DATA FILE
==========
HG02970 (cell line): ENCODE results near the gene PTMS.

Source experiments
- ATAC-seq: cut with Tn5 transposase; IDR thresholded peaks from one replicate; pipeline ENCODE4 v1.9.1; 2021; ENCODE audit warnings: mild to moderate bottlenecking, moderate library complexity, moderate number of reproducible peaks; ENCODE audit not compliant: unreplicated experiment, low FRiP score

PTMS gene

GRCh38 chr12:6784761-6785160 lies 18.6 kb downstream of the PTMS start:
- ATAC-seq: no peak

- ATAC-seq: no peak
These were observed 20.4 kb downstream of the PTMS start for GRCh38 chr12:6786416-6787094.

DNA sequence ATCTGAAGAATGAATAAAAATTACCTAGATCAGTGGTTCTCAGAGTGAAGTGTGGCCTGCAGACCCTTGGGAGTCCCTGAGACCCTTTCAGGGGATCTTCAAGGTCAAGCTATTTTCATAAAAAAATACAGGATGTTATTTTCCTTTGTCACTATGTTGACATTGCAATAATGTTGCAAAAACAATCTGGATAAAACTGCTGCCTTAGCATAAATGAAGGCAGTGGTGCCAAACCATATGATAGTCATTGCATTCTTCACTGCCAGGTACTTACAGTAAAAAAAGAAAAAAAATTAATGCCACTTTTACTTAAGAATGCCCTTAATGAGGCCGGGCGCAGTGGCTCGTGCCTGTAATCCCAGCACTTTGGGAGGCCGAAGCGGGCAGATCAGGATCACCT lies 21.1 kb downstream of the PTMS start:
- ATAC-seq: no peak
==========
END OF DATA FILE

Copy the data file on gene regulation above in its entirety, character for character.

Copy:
HG02970 (cell line): ENCODE results near the gene PTMS.

Source experiments
- ATAC-seq: cut with Tn5 transposase; IDR thresholded peaks from one replicate; pipeline ENCODE4 v1.9.1; 2021; ENCODE audit warnings: mild to moderate bottlenecking, moderate library complexity, moderate number of reproducible peaks; ENCODE audit not compliant: unreplicated experiment, low FRiP score

PTMS gene

GRCh38 chr12:6784761-6785160 lies 18.6 kb downstream of the PTMS start:
- ATAC-seq: no peak

- ATAC-seq: no peak
These were observed 20.4 kb downstream of the PTMS start for GRCh38 chr12:6786416-6787094.

DNA sequence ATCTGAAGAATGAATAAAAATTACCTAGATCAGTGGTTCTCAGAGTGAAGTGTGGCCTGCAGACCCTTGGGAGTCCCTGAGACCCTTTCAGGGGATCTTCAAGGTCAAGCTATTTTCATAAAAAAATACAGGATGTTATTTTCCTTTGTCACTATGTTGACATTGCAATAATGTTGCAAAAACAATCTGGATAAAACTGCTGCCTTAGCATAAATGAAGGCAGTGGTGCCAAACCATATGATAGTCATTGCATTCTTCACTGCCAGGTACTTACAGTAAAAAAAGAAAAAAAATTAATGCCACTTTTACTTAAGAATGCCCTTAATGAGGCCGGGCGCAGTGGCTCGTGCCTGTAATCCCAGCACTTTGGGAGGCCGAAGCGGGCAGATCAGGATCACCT lies 21.1 kb downstream of the PTMS start:
- ATAC-seq: no peak